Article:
Here's a straightforward one. I'll Be Home for Christmas, originally recorded in 1943 by Bing Crosby, debuted during World War 2. It showcases the longings of a soldier stationed in battle overseas, wishing for things like "snow, mistletoe, and presents."
So, yea, stinks that he's fighting but he'll soon be home in time for Christmas, right? Well, when we stop and listen to the melancholy line "if only in my dreams", we see that these longings are simply that: dreams and desires of a man fighting for his life who won't be home to see his loved ones on Christmas.
This is likely one of the more well-known depressing Christmas moments; in fact, some renditions of the song alter the lyrics for a more cheerful resolution.
5. Pretty much all of "Baby It's Cold Outside"
The original inspiration for this article, "Baby It's Cold Outside" struck me as I recently listened to it. The guy seemed pretty dang persistent when trying to convince his gal pal to stay.. almost suspiciously so. At the time, I thought I was looking too deeply into matters; afterall, she eventually agrees to remain.
No, I was spot-on! This song has plenty of creepy lines. In addition to the man repeatedly ignoring the woman's hints that she needs to leave (she even straight up states "the answer is no"), we have a possible drugging, evidenced by the peculiar line, "Say, what's in this drink?". In response to this query, the guy does what he does best: he ignores her, talking about a cab instead in his next line.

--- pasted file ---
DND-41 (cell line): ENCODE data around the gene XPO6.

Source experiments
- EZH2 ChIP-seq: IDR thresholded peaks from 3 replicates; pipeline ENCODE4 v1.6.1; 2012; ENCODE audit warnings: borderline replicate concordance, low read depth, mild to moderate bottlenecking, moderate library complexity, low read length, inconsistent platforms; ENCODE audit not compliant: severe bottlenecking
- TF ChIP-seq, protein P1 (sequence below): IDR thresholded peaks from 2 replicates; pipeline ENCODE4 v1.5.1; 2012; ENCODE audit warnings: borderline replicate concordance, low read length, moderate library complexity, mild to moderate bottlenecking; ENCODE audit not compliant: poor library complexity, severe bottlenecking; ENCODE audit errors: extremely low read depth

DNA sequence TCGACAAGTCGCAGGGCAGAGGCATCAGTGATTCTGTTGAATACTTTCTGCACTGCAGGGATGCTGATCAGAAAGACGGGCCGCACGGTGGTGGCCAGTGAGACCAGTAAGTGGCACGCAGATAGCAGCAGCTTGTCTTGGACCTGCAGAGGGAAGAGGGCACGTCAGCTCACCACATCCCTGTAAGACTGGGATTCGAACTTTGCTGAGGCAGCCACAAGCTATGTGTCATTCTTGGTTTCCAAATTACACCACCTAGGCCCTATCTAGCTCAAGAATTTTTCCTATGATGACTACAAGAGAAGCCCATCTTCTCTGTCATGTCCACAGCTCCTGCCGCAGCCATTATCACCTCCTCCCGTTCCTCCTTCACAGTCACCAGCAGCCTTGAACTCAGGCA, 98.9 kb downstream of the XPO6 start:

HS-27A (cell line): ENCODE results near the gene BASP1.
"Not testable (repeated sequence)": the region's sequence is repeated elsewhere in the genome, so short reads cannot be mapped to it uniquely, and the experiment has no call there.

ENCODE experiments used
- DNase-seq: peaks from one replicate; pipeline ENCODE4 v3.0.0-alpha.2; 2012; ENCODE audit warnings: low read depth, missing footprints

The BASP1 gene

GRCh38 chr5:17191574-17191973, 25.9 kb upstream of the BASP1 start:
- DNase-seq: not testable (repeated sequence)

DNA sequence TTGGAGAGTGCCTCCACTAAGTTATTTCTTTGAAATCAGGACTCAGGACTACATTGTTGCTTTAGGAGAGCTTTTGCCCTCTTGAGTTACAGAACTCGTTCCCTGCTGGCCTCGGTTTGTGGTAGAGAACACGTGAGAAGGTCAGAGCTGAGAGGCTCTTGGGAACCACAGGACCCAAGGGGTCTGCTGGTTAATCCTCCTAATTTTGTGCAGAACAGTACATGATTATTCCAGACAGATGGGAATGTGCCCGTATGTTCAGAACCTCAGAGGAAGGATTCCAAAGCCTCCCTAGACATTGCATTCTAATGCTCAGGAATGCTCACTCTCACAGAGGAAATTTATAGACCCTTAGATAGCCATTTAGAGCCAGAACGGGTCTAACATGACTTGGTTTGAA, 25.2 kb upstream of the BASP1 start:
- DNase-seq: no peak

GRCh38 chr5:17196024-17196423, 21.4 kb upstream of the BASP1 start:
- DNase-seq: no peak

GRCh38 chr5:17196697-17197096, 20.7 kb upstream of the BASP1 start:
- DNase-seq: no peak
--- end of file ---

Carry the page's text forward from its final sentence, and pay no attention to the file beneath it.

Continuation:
He also tries to guilt-trip her into sticking around, sullenly exclaiming "How can you do this thing to me?". Plus, many condemn the tone of this song (remember it's from the 40's), where it seems the man's "role" is to seduce the woman.
Honestly, before I even researched it, I'd been wondering where this song would have gone if the woman decided she did need to go at the end. Either way, here's one holiday song that gives me as many shivers as the cold outside.
Christmas Music Quizview quiz statistics
I'll always appreciate how Christmas tunes capture both the joy and sorrows people experience during the winter holidays. For some, Christmas truly is the most wonderful time of the year, while others have a blue Christmas. Test your Christmas music knowledge in the quiz, and to all a good night!